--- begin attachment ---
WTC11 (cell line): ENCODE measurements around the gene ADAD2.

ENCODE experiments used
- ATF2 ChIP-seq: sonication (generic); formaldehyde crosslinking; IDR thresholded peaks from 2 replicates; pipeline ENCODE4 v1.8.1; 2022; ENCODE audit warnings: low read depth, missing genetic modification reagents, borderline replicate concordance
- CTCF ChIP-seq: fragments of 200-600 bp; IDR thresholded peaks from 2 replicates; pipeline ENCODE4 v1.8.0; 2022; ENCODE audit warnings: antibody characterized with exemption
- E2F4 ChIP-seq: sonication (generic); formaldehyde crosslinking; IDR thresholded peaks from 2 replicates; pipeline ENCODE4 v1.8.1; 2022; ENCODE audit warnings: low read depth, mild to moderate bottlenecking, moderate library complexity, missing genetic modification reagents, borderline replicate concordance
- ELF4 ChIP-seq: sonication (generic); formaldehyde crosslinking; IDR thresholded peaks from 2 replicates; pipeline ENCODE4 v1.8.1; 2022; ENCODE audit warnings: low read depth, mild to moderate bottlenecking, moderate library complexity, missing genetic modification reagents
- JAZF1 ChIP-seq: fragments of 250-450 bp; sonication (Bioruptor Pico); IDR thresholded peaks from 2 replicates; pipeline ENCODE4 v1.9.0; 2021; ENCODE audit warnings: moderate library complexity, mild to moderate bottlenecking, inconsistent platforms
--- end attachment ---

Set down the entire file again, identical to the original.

WTC11 (cell line): ENCODE measurements around the gene ADAD2.

ENCODE experiments used
- ATF2 ChIP-seq: sonication (generic); formaldehyde crosslinking; IDR thresholded peaks from 2 replicates; pipeline ENCODE4 v1.8.1; 2022; ENCODE audit warnings: low read depth, missing genetic modification reagents, borderline replicate concordance
- CTCF ChIP-seq: fragments of 200-600 bp; IDR thresholded peaks from 2 replicates; pipeline ENCODE4 v1.8.0; 2022; ENCODE audit warnings: antibody characterized with exemption
- E2F4 ChIP-seq: sonication (generic); formaldehyde crosslinking; IDR thresholded peaks from 2 replicates; pipeline ENCODE4 v1.8.1; 2022; ENCODE audit warnings: low read depth, mild to moderate bottlenecking, moderate library complexity, missing genetic modification reagents, borderline replicate concordance
- ELF4 ChIP-seq: sonication (generic); formaldehyde crosslinking; IDR thresholded peaks from 2 replicates; pipeline ENCODE4 v1.8.1; 2022; ENCODE audit warnings: low read depth, mild to moderate bottlenecking, moderate library complexity, missing genetic modification reagents
- JAZF1 ChIP-seq: fragments of 250-450 bp; sonication (Bioruptor Pico); IDR thresholded peaks from 2 replicates; pipeline ENCODE4 v1.9.0; 2021; ENCODE audit warnings: moderate library complexity, mild to moderate bottlenecking, inconsistent platforms